When I stopped laughing, I was still unable to change my password because the web interface, which is the only way to do this from Linux, was broken. In response, IT has just released a statement saying that all of their problems are being caused by people running non-standard desktops and has issued a ruling that everyone must now use the same standard Windows desktop, with a few exceptions for Mac. I have been ordered to give up all of my boxes and replace them with one Windows box, which will have exactly the same installation as every other box at the company, including the machines running specialized equipment in the research labs and the box they give to our secretary. Did I mention that my job is to do research? I write experimental software for a living. On a machine with no compilers (because why does the secretary across the hall need a compiler?), this should be very interesting. Then there’s the issue that a lot of the software is written for operating systems that are not Windows… I complained to the decision-making head of IT about this change and he didn’t see a problem. Why am I not surprised? Probably because the person I spoke to didn’t know what a compiler was.

I’m off to fight again for the right to have a computer I can use to do work on. Please, if you’re a manager out there, think long and hard before outsourcing your IT department to another company. Each year or three we change IT contract companies, but they’re all the same: they charge you too much; pay their employees so little that none of them stay to complete the “training” process; and waste your employees time while contributing to your IT problems instead of solving them. Then they fill out their own “customer reviews” instead of sending them to the employees, like they’re supposed to, so they insure they will keep the contract. I’ll hold out as long as I can in an effort to be able to effectively do my job. Each time our entire building is taken down by a computer virus and my Linux box is one of the few machines left standing, I’ll take the time to smile and feel vindicated.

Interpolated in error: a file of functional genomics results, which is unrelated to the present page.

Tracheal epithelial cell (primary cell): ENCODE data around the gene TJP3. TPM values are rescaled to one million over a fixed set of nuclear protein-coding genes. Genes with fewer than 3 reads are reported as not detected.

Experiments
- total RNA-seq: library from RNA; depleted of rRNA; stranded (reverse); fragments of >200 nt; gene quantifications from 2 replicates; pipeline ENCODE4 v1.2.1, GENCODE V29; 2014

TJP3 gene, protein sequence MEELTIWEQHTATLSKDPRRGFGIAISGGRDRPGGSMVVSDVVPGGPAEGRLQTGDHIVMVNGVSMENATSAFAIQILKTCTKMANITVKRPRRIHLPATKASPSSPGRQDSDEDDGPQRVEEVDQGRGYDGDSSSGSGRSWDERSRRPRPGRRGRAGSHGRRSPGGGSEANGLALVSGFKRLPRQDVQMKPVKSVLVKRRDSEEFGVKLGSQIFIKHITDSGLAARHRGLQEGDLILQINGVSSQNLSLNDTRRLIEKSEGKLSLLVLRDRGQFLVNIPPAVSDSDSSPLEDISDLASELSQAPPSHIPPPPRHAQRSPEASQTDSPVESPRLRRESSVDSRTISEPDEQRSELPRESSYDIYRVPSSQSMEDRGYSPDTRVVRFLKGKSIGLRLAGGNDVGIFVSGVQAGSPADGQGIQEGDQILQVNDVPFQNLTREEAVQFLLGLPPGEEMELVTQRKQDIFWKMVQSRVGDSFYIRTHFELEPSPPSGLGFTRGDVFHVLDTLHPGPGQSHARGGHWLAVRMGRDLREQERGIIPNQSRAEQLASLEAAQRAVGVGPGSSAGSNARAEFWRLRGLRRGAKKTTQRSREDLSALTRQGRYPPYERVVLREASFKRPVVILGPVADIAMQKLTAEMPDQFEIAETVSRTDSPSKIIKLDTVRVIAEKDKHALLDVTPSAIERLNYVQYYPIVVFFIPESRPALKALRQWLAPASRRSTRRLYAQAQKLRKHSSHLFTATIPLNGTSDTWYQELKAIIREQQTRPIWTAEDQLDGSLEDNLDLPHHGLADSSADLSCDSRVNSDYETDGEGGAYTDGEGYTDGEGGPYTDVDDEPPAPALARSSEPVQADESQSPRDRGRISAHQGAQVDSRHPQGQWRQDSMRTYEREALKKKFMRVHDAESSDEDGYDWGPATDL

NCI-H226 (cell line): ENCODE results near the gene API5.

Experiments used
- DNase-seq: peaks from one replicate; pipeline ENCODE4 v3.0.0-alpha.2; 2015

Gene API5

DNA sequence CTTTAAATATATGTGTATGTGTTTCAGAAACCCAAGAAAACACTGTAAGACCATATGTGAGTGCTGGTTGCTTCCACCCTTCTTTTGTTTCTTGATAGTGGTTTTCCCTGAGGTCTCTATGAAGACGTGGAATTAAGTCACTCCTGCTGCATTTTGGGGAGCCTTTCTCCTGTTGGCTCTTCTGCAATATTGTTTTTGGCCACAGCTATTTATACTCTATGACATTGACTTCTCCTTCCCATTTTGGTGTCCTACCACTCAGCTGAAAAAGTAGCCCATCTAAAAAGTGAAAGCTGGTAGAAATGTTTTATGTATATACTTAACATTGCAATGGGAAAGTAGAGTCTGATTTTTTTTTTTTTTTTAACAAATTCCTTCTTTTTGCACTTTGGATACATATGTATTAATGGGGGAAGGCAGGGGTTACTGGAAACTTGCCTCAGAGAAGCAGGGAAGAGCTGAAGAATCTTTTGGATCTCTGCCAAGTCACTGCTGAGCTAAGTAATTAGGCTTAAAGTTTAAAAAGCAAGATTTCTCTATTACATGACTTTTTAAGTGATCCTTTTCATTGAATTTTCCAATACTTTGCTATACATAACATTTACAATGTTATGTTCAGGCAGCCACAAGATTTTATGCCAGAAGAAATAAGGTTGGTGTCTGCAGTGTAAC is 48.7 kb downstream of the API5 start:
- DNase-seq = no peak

– Angry East Coast Guest Woman

Once upon a time, news trickled out into newspapers or magazines. Then radio brought news bulletins out on a twice or three-times daily schedule. Television merged the fast pace of radio with the graphic content of photographs but didn’t really accelerate things further. Over many years we doubled or tripled our daily dose, but that was about it.

Until cable. With the advent of CNN and Headline News, and all their successors we now had news on an hourly basis. Naturally the Internet would only take that further, with news now literally “on demand.”

So it was only a matter of time until some clever news agency merged various technologies to give us this: a fully embedded, Google map-based, interactive display of currently known hash houses in Florida:

Can a full merge of all this with Google Earth be far behind? Will we soon have “breaking news” layers for Google Earth allowing us to zoom in as events unfold? Will Google eventually stream live satellite coverage to allow us to watch police chases and shootouts in real time?

Is there even any downside? (Well apart from the unfortunate inevitability that some poor sap will have his house displayed for national scorn due to a mistyped address…)

Pretty soon will this scenario be not clever fantasy but simply the way it is?

If so, is that good or bad?


I’d like to kick off a new semi-regular feature here at the Angry Men, a celebration of Americans of all different stripes and backgrounds who have all, in their way, made America and the world a better place. They will be politicians, generals, entrepreneurs, scientists, and inventors; famous, and obscure; figures of history and thoroughly modern folks. But together they will remind us of the diversity and unity of the United States, of our greatest principles and of the great promise of America: you are free to pursue your dreams as best you can.